Interview: Author and Art Collector Tiqui Atencio Demirdjian

Never before has the public been given such an exclusive view into the lives of art collectors and gallerists. For Art’s Sake by Tiqui Atencio Demirdjian is as much a window into the minds of these great collectors, as it is a door into their elaborate homes.
From “rock ‘n’ roll art dealer” Ivor Braka who has “spent a lifetime breaking the established rules” from his gothic home in London’s Knightsbridge, to Monaco’s own pre-eminent art dealer Adriano Ribolzi and his self-designed penthouse filled with historical treasures, this book is for lovers of art, architecture and interesting stories.
Monaco Life sat down with Author and Collector Tiqui Atencio Demirdjian during the book’s launch at the Grimaldi Forum Monaco in late October to talk about the makings of For Art’s Sake – a celebration of living with art.
Monaco Life: You were 17 years old when you got your first artwork. What was it about that piece that captured you?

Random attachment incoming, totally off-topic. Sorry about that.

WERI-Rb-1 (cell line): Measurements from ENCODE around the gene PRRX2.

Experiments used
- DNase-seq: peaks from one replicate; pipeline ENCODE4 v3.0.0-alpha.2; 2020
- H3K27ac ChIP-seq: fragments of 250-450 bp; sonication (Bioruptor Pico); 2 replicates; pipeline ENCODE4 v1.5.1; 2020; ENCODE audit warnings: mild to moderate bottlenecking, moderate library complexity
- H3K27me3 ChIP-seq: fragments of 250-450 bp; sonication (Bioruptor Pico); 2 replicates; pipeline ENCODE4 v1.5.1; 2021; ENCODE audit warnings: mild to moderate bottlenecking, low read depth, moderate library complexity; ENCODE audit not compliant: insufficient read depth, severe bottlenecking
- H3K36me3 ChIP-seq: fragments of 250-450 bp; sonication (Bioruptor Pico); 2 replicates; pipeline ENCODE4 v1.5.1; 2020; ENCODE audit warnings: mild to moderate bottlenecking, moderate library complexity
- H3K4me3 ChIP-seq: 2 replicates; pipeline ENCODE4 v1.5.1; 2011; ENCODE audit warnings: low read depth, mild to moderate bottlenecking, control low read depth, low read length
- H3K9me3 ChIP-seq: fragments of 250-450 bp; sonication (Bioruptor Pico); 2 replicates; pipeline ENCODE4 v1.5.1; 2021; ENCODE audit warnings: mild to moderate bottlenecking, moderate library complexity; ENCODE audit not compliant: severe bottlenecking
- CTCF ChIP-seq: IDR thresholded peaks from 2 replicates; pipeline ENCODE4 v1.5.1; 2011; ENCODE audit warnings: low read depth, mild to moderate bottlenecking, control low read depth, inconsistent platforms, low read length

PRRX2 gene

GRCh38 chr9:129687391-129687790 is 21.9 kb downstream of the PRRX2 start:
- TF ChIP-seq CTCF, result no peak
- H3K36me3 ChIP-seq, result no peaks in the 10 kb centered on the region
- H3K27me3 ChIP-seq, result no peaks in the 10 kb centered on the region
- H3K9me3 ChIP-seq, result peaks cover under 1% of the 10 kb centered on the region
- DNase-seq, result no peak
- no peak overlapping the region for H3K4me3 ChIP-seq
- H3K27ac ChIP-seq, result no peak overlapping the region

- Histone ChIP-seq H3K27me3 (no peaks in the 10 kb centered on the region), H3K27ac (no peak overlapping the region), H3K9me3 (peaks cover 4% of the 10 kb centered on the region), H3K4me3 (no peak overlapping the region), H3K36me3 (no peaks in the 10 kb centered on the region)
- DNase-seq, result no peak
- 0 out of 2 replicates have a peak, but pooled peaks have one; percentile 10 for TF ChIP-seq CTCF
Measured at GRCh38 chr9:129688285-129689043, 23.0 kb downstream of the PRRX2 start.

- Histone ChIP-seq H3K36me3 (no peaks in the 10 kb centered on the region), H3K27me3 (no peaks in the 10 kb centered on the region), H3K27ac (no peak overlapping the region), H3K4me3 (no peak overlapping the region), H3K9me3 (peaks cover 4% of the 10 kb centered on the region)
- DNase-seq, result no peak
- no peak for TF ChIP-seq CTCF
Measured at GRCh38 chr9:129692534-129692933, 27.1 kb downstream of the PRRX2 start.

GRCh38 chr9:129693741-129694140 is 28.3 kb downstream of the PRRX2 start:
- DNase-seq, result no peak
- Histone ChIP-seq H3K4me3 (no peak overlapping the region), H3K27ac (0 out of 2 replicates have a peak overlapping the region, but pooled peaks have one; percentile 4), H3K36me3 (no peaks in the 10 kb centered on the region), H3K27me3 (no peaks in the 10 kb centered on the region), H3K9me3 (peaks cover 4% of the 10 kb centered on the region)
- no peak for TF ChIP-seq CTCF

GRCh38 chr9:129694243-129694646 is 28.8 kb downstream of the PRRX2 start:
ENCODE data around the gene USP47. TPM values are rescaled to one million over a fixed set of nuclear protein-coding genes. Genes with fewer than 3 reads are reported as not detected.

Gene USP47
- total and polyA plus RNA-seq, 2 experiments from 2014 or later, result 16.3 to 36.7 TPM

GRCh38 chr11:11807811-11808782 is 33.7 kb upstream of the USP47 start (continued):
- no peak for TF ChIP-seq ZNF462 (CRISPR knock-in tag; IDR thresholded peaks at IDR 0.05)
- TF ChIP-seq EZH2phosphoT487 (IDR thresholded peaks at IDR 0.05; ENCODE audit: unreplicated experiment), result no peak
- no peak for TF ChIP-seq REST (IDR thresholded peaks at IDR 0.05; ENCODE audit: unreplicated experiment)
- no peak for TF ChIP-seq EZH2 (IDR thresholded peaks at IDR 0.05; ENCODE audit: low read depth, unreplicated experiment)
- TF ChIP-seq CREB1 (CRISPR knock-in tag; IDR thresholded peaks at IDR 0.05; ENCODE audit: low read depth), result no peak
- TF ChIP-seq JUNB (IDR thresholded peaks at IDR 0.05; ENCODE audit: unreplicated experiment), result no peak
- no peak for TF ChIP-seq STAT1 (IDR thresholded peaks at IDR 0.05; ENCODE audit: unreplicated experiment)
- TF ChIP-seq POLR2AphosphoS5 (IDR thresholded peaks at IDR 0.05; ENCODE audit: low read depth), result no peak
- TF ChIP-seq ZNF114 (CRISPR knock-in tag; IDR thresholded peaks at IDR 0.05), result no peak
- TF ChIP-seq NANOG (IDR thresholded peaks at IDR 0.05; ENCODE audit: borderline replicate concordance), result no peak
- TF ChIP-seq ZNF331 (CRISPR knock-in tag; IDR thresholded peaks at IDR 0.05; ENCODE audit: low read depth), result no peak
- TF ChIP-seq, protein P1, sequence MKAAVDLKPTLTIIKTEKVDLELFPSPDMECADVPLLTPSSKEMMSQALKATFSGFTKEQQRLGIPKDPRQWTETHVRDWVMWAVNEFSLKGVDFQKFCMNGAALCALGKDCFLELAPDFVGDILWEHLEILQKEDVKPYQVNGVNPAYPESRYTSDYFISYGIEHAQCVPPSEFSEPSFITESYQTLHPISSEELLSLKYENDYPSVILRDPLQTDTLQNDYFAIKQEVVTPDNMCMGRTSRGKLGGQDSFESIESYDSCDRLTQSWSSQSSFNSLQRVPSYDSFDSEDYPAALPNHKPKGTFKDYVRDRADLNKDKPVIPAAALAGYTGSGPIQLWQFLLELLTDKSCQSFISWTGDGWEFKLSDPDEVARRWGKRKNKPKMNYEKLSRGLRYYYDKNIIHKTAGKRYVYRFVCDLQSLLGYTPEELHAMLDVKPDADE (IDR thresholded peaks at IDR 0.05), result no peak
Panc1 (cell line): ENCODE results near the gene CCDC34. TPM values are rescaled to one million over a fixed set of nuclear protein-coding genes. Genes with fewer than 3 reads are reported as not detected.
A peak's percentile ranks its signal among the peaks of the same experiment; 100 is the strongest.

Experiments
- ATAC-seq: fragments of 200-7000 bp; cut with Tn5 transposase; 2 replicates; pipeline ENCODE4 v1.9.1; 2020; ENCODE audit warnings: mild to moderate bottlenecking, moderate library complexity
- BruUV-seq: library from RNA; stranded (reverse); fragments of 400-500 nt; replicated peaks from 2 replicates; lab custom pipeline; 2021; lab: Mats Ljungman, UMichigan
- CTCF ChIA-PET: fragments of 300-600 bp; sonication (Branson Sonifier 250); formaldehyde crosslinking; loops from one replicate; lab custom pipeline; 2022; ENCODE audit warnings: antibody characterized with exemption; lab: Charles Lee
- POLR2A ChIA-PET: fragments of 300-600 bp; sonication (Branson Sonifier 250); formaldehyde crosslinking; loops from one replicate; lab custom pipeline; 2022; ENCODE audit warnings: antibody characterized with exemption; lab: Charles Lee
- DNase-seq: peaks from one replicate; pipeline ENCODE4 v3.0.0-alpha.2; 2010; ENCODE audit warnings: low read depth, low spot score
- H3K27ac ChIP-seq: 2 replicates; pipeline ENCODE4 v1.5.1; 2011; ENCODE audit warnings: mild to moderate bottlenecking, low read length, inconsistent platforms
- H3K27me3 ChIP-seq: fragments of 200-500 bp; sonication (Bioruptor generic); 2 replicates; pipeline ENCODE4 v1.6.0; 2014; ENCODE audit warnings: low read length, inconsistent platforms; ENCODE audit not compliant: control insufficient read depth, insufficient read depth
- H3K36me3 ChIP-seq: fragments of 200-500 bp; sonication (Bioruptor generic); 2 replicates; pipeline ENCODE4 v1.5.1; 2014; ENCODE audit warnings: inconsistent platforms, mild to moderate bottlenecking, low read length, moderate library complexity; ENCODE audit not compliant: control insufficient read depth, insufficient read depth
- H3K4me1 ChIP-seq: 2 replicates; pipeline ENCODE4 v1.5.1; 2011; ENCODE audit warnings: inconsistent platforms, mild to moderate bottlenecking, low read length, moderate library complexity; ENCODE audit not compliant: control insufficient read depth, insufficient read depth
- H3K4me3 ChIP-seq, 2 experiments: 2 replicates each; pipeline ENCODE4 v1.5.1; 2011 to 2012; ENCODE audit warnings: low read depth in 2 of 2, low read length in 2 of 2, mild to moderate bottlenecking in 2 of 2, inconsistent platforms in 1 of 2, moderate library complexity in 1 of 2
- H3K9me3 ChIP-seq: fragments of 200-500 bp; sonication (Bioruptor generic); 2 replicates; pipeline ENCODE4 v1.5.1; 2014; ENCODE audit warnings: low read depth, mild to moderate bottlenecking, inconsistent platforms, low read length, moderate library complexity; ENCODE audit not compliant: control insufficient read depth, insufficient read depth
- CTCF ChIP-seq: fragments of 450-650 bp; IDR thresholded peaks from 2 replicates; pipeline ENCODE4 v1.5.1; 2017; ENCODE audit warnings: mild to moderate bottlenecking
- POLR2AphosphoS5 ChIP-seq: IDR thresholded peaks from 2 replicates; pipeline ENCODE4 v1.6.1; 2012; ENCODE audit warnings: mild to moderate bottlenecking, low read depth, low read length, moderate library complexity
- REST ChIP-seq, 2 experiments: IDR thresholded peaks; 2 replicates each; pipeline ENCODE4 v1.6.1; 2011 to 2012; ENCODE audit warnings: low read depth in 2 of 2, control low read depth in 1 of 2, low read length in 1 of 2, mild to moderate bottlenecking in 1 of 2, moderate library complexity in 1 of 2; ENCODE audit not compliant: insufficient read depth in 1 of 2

Tiqui Atencio Demirdjian: It was a gift that my father gave me, a piece by Bernard Buffet. I was very attracted to it so I started learning about the artist. After that, my uncle taught me everything; he taught me the ropes. He was like my father – I grew up with him and his wife in Venezuela – and he was a very well-known contemporary Latin American and historical art collector. His second home was Christies, Sotheby’s and the museums. When our families would gather together on Sundays, we would always go to galleries.
So, I started buying, but I started buying without any information whatsoever, only what I liked. And every time I brought something, I would find out more about the artist. That’s how my uncle did it, he would only buy something if he was really into the artist.
Gradually, it became a collection without me knowing it. I didn’t even consider myself a collector. People would ask to see my collection, and I would say “What? You mean the art hanging on my walls?” (laughing). I still find it difficult to accept the word but I guess I am because I buy all the time.
What is your favourite period?